Three years after the Louisiana Department of Environmental Quality (LDEQ) documented monitored attainment of the 1997 8-hour ozone standard, EPA is finally proposing to redesignate the Baton Rouge area to attainment for ozone.
Along with this proposal, EPA is also proposing to approve as a revision to the Louisiana State Implementation Plan (SIP), a 1997 8-hour ozone maintenance plan with a 2022 Motor Vehicle Emissions Budget (MVEB) for the Baton Rouge Nonattainment Area (BRNA). This should be welcomed news for those engaged in transportation planning and conformity determinations for the Baton Rouge area.
EPA is also proposing to approve revisions to the Louisiana SIP that meets the Reasonably Available Control Technologies (RACT) requirements for NOx and VOCs for the 1-hour and 1997 8-hour ozone standard requirements, and to approve a state rule establishing a maintenance plan contingency measure.
In a prior, separate rule making action, EPA finalized its action to terminate the 1-hour ozone backsliding Section 185 penalty fee requirement. There should be a sigh of relief from our local industries to no longer have to worry about the penalty fees.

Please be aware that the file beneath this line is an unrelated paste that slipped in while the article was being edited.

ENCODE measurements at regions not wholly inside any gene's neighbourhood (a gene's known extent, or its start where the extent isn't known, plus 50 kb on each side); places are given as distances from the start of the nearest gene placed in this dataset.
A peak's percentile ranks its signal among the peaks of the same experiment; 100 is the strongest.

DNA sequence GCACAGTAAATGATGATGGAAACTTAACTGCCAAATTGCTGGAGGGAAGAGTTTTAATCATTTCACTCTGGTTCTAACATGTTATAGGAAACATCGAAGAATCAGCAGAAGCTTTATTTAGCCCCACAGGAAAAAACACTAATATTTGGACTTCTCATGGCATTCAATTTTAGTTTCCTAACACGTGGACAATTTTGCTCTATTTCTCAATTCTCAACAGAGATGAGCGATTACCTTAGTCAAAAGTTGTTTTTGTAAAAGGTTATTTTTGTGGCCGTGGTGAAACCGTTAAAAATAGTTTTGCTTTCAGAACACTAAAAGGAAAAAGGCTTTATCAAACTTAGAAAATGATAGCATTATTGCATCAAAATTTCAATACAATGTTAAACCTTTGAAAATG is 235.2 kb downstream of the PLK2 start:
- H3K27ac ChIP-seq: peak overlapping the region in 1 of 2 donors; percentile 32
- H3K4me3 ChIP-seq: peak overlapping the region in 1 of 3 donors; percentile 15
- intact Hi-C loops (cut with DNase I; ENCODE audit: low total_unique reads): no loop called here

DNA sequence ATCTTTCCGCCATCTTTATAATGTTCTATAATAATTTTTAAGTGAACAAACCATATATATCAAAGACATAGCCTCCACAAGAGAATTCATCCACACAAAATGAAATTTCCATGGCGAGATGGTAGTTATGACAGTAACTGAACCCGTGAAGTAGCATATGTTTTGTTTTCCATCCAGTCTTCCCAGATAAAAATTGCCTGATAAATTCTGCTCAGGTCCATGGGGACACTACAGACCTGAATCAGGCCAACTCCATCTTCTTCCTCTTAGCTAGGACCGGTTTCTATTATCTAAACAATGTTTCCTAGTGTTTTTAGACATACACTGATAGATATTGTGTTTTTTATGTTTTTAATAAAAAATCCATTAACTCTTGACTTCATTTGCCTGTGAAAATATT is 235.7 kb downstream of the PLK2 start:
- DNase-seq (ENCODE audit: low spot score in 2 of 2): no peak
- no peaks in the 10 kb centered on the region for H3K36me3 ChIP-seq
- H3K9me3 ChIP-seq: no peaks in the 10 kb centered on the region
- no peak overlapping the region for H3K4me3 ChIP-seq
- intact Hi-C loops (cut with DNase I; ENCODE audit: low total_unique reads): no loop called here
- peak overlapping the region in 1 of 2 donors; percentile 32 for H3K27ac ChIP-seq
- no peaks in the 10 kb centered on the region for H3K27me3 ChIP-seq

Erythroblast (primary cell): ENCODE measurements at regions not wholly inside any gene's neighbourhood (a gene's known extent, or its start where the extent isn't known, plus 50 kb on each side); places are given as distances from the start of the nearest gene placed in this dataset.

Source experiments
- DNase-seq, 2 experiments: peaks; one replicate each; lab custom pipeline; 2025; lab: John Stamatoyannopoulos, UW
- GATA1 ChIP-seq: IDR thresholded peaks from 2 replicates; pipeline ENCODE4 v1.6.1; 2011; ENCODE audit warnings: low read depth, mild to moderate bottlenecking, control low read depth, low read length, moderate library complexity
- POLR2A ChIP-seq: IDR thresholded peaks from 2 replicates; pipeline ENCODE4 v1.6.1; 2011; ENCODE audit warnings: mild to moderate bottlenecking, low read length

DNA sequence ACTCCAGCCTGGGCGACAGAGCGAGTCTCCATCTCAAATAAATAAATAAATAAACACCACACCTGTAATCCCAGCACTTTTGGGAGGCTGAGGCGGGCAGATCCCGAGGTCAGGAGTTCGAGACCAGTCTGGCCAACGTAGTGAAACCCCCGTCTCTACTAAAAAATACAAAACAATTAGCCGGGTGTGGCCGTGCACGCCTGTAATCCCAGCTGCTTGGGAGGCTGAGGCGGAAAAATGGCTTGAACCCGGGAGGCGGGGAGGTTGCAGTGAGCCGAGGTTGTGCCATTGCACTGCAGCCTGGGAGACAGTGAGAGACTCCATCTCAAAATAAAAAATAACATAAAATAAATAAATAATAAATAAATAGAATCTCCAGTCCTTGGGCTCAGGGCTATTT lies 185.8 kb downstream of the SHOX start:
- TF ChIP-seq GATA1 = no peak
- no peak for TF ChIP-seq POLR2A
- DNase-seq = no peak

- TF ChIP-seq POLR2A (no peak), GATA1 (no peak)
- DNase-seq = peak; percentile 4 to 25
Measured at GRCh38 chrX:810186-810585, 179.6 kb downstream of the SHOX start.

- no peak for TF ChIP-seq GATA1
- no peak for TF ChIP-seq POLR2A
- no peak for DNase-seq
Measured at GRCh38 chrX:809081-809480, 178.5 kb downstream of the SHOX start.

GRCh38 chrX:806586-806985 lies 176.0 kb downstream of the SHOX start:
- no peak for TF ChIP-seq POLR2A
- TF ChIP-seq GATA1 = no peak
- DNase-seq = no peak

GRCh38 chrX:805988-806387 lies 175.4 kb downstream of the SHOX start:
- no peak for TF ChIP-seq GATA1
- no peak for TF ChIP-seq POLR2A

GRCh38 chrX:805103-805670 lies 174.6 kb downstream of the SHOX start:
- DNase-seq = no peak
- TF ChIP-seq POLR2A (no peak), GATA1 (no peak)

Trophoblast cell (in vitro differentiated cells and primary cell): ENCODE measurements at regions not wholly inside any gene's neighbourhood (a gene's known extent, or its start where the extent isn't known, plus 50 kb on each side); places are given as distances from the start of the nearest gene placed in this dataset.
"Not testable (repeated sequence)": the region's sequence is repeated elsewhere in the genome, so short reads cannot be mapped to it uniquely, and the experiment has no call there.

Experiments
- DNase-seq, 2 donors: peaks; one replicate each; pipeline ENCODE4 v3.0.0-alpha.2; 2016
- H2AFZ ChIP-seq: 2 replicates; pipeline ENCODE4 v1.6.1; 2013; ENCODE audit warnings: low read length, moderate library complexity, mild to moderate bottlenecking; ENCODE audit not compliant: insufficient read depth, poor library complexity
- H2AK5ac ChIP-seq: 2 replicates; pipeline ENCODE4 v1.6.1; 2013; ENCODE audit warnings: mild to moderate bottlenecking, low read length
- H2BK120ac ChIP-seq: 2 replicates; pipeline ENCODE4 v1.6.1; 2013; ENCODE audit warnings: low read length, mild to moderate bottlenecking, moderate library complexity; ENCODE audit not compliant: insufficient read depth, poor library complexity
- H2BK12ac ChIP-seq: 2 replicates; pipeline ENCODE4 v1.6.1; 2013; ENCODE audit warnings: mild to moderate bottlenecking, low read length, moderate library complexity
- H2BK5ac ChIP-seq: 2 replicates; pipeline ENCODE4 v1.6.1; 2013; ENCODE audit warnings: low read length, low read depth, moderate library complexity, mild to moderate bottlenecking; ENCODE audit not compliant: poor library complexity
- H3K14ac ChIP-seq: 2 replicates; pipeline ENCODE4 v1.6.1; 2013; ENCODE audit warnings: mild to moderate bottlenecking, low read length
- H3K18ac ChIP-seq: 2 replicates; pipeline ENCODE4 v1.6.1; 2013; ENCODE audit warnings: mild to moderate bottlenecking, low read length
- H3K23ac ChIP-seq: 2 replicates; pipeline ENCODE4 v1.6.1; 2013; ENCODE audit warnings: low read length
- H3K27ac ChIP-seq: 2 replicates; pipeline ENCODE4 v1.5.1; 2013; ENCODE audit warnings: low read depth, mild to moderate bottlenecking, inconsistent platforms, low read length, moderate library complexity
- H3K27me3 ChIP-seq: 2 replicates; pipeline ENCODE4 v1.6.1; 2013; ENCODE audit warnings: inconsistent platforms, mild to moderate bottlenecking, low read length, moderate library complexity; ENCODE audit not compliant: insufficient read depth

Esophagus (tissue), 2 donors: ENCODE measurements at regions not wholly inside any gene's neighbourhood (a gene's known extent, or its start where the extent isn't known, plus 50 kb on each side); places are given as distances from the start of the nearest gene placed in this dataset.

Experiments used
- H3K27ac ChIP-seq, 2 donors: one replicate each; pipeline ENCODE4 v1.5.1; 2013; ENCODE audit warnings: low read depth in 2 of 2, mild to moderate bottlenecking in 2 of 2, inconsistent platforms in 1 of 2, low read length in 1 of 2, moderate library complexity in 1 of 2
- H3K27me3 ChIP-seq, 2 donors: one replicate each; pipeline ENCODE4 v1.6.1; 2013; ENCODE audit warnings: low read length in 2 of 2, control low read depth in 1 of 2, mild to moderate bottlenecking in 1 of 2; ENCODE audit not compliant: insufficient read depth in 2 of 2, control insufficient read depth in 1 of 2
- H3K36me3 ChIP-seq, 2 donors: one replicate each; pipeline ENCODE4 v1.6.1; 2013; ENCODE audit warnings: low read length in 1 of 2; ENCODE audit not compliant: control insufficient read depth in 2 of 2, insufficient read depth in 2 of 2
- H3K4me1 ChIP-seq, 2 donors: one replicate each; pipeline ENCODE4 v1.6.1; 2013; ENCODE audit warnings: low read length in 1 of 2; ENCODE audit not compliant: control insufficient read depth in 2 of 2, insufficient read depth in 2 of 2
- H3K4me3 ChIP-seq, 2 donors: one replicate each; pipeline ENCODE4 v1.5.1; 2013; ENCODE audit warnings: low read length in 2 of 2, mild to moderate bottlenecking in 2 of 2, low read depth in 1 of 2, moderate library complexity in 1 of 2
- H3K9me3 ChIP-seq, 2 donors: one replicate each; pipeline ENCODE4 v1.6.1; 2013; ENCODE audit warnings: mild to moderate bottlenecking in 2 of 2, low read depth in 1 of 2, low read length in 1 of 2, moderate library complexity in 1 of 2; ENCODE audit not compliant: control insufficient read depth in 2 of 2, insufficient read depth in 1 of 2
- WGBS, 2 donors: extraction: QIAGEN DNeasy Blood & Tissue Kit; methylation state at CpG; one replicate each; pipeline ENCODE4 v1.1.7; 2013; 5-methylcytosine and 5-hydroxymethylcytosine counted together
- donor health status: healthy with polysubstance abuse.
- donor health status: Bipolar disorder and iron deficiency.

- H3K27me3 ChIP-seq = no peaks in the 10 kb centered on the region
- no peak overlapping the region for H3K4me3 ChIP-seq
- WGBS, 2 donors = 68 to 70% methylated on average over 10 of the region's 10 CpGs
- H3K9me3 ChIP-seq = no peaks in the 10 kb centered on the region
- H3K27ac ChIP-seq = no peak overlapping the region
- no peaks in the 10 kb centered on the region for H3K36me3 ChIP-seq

In their announcement, EPA stated that preliminary air quality data for 2011 continues to show that the Baton Rouge area meets the 1997 8-hour standard as well as the 1-hour standard for ozone, and that LDEQ has demonstrated that the five parish area will be able to maintain compliance with the ozone standard for the next ten years.
The significance of the redesignation of the Baton Rouge area to attainment should not be overlooked. When the 1990 Clean Air Amendments were promulgated, the Baton Rouge area was classified as having a “serious” ozone problem and, overall, Louisiana had around 20 parishes around the state designated as nonattainment for ozone. Tremendous improvements in the state’s air quality have been made over the past two decades and, with the formal redesignation of the Baton Rouge to attainment for the ozone standard, every parish within the State of Louisiana will be in attainment for every National Ambient Air Quality Standard established by the federal government. The State of Louisiana should be very proud.